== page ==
Hydrogen Entry into Steel Under an Aqueous NaCl Droplet

Wednesday, October 14, 2015
West Hall 1 (Phoenix Convention Center)
S. Kaneko, E. Tada (Tokyo Institute of Technology), and A. Nishikata (Tokyo Institute of Technology)
In recent years, high-strength steels have been developed vigorously for the saving of energy and various resources. The high-strength steels have been widely used in many engineering fields such as automobiles and construction. However, the steels are generally susceptible to hydrogen embrittlement or delayed fracture with increasing their strength. When the steels are exposed to atmospheric corrosion environments, hydrogen atoms can be generated by corrosion reaction and can be absorbed into the steels. The absorbed hydrogen atoms can cause hydrogen embrittlement. Therefore, it is needed to clarify hydrogen entry mechanism into steels in atmospheric corrosion environments. In this study, hydrogen entry into a steel under an aqueous NaCl droplet is investigated by the measurements of hydrogen permeation current and corrosion potential.

A sheet of plain carbon steel (0.018%C, 0.01%Si, 0.18%Mn, 0.017%P, 0.007%S, bal. Fe) was used as a material. The sheet was cut into a small coupon of 25mmw x 35 mml x 0.7 mmt. Both surfaces of the coupons were abraded to P1200 grit with SiC papers and then chemically etched to a mirror-like surface finish. Hydrogen entry into the steel coupon was investigated by Devanathan-Stachurski method1. The steel surface for hydrogen withdrawal was electroplated with Pd ca. 400 nm in thickness. Test solution filled in the hydrogen-withdrawal-side cell was 0.2 M NaOH. In the cell, the Pd-plated surface was polarized at a constant potential of + 0.1 V vs. an Ir wire. On the opposite surface to the Pd-plated one, which is a bare surface of the steel used for hydrogen entry, an aqueous NaCl droplet of 30mL was put and it was left for drying in atmosphere at ambient temperature for the first corrosion process. For the later corrosion cycles, the same amount of Milli-Q water (18 MWcm) was placed on the steel surface as often as the droplet dried up. During the corrosion cycles, hydrogen permeation current was monitored simultaneously with corrosion potential of the steel measured with a home-made Kelvin probe (KP).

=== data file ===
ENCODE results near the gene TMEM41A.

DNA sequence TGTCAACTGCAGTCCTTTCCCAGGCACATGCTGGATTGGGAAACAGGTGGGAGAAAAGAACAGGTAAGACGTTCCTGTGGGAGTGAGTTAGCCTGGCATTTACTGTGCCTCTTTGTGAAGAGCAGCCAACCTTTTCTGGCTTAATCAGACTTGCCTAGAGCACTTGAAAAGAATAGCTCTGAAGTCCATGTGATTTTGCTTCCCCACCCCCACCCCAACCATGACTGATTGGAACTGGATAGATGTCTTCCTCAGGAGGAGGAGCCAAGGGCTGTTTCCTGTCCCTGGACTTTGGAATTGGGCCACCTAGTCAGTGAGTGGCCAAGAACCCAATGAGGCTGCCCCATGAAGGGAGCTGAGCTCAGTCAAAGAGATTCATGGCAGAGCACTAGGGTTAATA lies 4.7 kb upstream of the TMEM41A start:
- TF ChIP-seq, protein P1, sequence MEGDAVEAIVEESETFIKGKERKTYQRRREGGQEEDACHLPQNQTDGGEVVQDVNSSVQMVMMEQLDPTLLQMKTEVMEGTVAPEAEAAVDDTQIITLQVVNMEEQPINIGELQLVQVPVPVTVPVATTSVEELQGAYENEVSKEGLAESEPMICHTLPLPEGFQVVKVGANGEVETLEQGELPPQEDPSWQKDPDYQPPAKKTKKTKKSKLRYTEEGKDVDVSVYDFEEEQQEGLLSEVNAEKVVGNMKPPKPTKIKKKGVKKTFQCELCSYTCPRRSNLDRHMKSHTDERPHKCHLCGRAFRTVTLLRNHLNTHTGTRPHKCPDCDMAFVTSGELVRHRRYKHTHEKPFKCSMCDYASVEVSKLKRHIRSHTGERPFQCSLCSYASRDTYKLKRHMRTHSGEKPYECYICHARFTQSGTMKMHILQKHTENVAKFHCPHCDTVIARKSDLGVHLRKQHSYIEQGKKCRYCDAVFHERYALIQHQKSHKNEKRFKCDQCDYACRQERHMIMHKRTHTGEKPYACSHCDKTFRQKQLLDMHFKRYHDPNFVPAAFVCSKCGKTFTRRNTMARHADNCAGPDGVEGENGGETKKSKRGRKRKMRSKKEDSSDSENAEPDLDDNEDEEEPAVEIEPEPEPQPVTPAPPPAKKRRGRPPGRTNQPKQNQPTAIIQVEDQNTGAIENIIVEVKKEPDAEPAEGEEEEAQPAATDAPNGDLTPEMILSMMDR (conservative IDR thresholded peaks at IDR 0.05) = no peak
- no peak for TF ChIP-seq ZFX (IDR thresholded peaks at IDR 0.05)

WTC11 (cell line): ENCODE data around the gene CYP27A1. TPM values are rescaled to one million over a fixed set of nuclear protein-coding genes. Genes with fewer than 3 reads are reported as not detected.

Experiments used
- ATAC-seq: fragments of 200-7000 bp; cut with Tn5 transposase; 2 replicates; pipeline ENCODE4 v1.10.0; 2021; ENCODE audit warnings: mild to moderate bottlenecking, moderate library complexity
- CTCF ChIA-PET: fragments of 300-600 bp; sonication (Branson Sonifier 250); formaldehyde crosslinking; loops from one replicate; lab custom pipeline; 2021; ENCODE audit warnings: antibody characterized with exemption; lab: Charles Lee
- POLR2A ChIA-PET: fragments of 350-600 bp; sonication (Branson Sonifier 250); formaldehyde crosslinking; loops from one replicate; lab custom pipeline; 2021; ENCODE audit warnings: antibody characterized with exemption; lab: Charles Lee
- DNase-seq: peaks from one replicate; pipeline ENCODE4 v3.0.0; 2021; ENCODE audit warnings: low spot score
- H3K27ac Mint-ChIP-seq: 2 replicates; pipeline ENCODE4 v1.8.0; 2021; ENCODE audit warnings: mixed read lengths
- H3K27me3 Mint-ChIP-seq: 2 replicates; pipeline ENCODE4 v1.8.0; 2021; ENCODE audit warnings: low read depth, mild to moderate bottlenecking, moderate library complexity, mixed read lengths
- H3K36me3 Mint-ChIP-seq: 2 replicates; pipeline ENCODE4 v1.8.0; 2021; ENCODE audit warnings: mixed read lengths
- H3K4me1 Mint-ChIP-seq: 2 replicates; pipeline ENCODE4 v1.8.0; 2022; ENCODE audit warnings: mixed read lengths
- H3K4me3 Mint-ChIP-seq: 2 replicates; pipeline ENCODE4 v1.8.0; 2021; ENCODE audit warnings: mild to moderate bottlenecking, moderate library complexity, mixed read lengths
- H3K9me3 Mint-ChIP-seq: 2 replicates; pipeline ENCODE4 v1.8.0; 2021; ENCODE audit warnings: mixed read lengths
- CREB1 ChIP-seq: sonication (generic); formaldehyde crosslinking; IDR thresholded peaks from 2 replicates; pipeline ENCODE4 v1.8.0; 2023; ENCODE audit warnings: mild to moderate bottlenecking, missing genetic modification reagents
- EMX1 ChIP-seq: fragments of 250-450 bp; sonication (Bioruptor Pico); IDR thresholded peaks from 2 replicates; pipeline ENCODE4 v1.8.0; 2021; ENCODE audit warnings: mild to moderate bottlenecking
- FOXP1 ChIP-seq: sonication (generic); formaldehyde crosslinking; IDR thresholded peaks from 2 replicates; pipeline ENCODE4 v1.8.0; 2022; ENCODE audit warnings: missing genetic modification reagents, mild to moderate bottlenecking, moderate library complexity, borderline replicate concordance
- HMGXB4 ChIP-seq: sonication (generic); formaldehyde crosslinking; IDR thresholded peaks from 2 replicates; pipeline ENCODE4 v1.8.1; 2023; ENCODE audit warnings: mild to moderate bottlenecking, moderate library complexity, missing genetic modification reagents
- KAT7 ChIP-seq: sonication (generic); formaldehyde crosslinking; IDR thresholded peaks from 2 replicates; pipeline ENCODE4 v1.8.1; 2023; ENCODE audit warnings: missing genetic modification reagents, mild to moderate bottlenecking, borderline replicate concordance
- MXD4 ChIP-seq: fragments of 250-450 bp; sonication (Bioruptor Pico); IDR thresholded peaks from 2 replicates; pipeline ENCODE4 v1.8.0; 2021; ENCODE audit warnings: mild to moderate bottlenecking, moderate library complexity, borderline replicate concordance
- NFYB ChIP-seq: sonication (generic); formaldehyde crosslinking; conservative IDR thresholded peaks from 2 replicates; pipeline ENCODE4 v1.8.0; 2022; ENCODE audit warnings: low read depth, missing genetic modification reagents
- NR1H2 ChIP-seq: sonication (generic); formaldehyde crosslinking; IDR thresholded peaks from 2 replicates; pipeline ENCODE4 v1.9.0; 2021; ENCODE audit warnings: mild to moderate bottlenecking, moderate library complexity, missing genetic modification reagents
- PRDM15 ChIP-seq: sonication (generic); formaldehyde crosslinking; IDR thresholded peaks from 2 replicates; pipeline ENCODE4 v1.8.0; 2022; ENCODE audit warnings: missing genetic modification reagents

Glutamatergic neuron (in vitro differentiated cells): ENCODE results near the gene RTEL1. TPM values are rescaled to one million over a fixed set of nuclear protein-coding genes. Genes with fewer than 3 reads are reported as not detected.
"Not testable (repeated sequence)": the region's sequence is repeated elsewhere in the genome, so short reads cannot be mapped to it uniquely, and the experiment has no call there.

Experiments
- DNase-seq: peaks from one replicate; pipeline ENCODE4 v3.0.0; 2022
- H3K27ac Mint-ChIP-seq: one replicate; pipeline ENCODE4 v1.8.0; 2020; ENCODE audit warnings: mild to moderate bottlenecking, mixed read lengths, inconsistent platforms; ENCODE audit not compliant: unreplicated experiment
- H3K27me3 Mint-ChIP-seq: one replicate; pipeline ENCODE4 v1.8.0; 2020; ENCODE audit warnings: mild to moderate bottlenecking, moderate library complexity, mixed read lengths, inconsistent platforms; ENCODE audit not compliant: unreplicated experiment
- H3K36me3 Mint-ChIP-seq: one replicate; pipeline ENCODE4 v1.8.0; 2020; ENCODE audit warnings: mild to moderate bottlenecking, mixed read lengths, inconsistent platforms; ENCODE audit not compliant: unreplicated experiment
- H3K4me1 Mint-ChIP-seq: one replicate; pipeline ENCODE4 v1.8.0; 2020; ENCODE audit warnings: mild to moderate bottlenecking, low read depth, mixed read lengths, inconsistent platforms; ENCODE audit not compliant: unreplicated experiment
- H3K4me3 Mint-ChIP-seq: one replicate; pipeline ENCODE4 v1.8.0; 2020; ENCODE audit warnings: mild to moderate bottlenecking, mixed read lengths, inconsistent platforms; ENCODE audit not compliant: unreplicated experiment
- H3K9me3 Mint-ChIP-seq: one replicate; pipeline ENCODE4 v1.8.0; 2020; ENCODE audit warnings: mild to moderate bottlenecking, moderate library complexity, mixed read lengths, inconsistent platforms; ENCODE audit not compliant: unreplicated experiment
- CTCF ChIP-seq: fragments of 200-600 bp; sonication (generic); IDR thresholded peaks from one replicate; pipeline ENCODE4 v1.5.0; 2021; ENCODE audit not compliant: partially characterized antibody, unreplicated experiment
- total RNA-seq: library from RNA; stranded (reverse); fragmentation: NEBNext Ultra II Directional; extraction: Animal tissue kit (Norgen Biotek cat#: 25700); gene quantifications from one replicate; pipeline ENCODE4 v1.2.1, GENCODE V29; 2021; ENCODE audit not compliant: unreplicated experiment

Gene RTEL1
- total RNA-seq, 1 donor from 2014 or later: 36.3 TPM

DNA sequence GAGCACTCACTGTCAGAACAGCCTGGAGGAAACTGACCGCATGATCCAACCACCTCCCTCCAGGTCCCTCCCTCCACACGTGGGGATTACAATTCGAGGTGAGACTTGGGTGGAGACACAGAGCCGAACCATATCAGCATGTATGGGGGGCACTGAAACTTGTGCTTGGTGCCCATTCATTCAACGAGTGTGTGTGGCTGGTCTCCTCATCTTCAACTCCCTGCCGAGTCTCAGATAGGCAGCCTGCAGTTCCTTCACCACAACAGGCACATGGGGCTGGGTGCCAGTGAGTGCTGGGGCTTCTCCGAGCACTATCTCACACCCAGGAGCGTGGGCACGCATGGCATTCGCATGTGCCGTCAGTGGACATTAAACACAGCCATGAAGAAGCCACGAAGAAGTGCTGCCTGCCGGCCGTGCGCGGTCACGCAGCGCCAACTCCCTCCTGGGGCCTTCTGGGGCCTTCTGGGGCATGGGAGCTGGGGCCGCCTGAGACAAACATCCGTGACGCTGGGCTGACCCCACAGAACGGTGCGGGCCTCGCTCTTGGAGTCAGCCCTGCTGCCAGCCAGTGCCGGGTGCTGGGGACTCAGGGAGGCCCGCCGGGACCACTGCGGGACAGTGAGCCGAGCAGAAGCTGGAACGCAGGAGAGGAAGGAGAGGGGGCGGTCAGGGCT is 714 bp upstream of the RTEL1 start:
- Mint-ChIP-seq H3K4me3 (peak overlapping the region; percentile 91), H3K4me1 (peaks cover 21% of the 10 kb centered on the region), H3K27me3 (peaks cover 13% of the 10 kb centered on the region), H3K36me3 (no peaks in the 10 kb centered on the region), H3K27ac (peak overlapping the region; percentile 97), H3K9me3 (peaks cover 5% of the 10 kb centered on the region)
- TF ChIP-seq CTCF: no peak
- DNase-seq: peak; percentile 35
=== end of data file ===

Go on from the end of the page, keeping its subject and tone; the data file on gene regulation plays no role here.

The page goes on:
Fig. 1 shows changes of corrosion potential and hydrogen permeation current during the drying of an aqueous NaCl droplet. The droplet is put just at 0 min in Fig. 1. Before the droplet is placed, the corrosion potential is almost a constant of 0 V vs. KP. After the start of drying of the droplet, the corrosion potential decreases gradually in the negative direction, and during the decreasing of the corrosion potential hydrogen permeation current increases abruptly from a residual value ( measured before 0 min) and shows a peak. These results indicate that hydrogen entry into steel takes place with the onset of steel corrosion. While the corrosion potential is constant, the hydrogen permeation current keeps almost constant. However, at around 90 min the hydrogen permeation current starts to increase again even though the corrosion potential is kept almost constant. This may be attributed to the change in pH in the droplet. After 100 min, the hydrogen permeation current gradually decreases with time. This is because the corrosion potential goes in the noble direction when the droplet is drying up.

In this study, hydrogen entry behavior into steel under an aqueous NaCl droplet was investigated by hybrid measurements of corrosion potential and hydrogen permeation current. The results of this study clarified that hydrogen entry into steel was promoted with enhancement of steel corrosion and change in water chemistry under the drying of an aqueous NaCl droplet.


  1. M. A.V. Devanathan, A. Stachurski, Proc. Roy. Soc., A270, (1962) 910.